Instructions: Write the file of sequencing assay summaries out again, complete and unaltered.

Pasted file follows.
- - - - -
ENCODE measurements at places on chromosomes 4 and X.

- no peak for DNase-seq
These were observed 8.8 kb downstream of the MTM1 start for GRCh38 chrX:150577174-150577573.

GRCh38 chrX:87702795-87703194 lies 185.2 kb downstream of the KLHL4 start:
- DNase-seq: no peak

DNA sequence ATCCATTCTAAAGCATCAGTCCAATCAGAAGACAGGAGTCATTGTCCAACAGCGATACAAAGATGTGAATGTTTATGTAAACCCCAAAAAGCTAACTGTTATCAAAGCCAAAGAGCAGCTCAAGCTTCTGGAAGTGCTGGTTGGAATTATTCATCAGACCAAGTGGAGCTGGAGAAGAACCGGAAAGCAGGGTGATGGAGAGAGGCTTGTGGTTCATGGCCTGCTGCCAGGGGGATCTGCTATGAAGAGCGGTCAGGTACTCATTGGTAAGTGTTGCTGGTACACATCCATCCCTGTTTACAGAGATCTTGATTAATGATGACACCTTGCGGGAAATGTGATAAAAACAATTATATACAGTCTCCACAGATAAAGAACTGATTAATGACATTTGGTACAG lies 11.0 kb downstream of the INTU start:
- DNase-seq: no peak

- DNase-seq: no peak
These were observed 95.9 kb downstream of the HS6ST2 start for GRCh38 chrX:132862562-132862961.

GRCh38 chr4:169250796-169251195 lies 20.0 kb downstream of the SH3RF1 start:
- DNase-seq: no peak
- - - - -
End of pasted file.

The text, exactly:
ENCODE measurements at places on chromosomes 4 and X.

- no peak for DNase-seq
These were observed 8.8 kb downstream of the MTM1 start for GRCh38 chrX:150577174-150577573.

GRCh38 chrX:87702795-87703194 lies 185.2 kb downstream of the KLHL4 start:
- DNase-seq: no peak

DNA sequence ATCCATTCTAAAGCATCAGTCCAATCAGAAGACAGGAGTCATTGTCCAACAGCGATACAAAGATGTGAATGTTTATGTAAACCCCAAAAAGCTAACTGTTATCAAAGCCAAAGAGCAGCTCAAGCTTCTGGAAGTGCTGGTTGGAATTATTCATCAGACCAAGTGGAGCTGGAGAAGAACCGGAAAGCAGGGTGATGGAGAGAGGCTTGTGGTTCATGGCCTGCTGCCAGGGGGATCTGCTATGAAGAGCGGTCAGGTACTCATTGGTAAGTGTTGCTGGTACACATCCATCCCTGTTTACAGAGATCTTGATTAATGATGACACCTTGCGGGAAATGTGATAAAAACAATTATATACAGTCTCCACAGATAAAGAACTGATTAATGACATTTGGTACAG lies 11.0 kb downstream of the INTU start:
- DNase-seq: no peak

- DNase-seq: no peak
These were observed 95.9 kb downstream of the HS6ST2 start for GRCh38 chrX:132862562-132862961.

GRCh38 chr4:169250796-169251195 lies 20.0 kb downstream of the SH3RF1 start:
- DNase-seq: no peak